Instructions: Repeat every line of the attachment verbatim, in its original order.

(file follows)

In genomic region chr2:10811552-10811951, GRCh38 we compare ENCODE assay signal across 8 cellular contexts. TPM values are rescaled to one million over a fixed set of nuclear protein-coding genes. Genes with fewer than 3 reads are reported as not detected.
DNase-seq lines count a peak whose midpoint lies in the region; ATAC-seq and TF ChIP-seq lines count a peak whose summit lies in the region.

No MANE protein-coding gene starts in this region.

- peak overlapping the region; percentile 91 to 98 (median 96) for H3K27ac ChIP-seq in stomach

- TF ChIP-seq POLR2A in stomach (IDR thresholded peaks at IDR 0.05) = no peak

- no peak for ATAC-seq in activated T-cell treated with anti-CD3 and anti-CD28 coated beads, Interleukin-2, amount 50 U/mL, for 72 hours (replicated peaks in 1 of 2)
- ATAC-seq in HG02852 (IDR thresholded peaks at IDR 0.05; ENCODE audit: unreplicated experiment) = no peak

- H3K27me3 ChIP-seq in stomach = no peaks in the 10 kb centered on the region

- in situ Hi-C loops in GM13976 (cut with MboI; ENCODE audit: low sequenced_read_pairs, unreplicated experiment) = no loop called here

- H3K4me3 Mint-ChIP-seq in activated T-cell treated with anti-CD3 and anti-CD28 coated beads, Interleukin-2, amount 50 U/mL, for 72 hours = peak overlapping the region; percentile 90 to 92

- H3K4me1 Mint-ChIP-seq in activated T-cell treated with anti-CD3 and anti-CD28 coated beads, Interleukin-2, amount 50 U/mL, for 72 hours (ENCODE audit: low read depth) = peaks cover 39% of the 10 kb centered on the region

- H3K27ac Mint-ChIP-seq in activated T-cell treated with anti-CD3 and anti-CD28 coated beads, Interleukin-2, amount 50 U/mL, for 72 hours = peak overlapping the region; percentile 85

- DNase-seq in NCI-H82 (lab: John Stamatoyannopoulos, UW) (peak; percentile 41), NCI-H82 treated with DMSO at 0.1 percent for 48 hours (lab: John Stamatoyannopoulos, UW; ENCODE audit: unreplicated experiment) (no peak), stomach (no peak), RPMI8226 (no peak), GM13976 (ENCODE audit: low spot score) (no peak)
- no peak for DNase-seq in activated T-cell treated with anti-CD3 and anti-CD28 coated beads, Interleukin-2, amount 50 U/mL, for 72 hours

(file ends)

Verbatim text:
In genomic region chr2:10811552-10811951, GRCh38 we compare ENCODE assay signal across 8 cellular contexts. TPM values are rescaled to one million over a fixed set of nuclear protein-coding genes. Genes with fewer than 3 reads are reported as not detected.
DNase-seq lines count a peak whose midpoint lies in the region; ATAC-seq and TF ChIP-seq lines count a peak whose summit lies in the region.

No MANE protein-coding gene starts in this region.

- peak overlapping the region; percentile 91 to 98 (median 96) for H3K27ac ChIP-seq in stomach

- TF ChIP-seq POLR2A in stomach (IDR thresholded peaks at IDR 0.05) = no peak

- no peak for ATAC-seq in activated T-cell treated with anti-CD3 and anti-CD28 coated beads, Interleukin-2, amount 50 U/mL, for 72 hours (replicated peaks in 1 of 2)
- ATAC-seq in HG02852 (IDR thresholded peaks at IDR 0.05; ENCODE audit: unreplicated experiment) = no peak

- H3K27me3 ChIP-seq in stomach = no peaks in the 10 kb centered on the region

- in situ Hi-C loops in GM13976 (cut with MboI; ENCODE audit: low sequenced_read_pairs, unreplicated experiment) = no loop called here

- H3K4me3 Mint-ChIP-seq in activated T-cell treated with anti-CD3 and anti-CD28 coated beads, Interleukin-2, amount 50 U/mL, for 72 hours = peak overlapping the region; percentile 90 to 92

- H3K4me1 Mint-ChIP-seq in activated T-cell treated with anti-CD3 and anti-CD28 coated beads, Interleukin-2, amount 50 U/mL, for 72 hours (ENCODE audit: low read depth) = peaks cover 39% of the 10 kb centered on the region

- H3K27ac Mint-ChIP-seq in activated T-cell treated with anti-CD3 and anti-CD28 coated beads, Interleukin-2, amount 50 U/mL, for 72 hours = peak overlapping the region; percentile 85

- DNase-seq in NCI-H82 (lab: John Stamatoyannopoulos, UW) (peak; percentile 41), NCI-H82 treated with DMSO at 0.1 percent for 48 hours (lab: John Stamatoyannopoulos, UW; ENCODE audit: unreplicated experiment) (no peak), stomach (no peak), RPMI8226 (no peak), GM13976 (ENCODE audit: low spot score) (no peak)
- no peak for DNase-seq in activated T-cell treated with anti-CD3 and anti-CD28 coated beads, Interleukin-2, amount 50 U/mL, for 72 hours